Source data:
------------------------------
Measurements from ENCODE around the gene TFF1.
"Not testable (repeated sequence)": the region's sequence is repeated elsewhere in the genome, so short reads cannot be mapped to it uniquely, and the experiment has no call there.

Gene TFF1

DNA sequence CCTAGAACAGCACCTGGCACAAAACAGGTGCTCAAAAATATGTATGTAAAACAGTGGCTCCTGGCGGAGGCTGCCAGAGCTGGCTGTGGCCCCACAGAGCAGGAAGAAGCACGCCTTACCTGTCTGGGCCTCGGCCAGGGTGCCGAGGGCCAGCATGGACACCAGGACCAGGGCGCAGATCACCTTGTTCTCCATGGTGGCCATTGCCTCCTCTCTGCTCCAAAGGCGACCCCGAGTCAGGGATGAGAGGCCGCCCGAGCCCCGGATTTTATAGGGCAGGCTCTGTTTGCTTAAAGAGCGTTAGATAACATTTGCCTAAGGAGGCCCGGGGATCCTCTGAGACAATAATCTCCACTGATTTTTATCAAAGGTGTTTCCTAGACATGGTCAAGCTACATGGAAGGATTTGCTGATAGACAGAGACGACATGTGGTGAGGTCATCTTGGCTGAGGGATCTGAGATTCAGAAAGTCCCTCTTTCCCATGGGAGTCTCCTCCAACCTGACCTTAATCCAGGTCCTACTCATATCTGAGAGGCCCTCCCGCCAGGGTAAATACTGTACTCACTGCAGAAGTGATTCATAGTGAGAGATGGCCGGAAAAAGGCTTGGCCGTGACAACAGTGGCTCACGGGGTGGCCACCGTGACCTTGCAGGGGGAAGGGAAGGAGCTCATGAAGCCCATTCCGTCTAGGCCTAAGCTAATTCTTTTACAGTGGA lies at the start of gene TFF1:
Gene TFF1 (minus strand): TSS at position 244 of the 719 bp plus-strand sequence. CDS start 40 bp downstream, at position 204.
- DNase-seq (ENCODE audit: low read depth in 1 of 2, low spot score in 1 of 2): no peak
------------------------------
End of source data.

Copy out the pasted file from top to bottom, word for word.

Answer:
Measurements from ENCODE around the gene TFF1.
"Not testable (repeated sequence)": the region's sequence is repeated elsewhere in the genome, so short reads cannot be mapped to it uniquely, and the experiment has no call there.

Gene TFF1

DNA sequence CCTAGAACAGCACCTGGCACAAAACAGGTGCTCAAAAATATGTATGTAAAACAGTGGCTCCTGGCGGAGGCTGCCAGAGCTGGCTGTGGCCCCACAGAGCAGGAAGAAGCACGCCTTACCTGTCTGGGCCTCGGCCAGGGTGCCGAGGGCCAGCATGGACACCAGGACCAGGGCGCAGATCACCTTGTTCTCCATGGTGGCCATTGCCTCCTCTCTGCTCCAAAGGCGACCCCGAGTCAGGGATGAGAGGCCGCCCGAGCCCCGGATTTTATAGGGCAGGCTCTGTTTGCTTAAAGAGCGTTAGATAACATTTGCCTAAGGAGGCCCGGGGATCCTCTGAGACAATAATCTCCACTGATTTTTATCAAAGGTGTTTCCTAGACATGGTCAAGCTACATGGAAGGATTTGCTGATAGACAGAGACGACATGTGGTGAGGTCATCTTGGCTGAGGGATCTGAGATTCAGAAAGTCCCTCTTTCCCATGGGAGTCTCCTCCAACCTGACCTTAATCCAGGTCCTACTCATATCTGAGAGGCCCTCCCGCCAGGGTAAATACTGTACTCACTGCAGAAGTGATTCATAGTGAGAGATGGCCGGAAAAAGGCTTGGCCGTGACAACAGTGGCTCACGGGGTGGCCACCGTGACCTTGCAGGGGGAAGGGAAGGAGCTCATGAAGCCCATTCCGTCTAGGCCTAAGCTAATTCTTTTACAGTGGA lies at the start of gene TFF1:
Gene TFF1 (minus strand): TSS at position 244 of the 719 bp plus-strand sequence. CDS start 40 bp downstream, at position 204.
- DNase-seq (ENCODE audit: low read depth in 1 of 2, low spot score in 1 of 2): no peak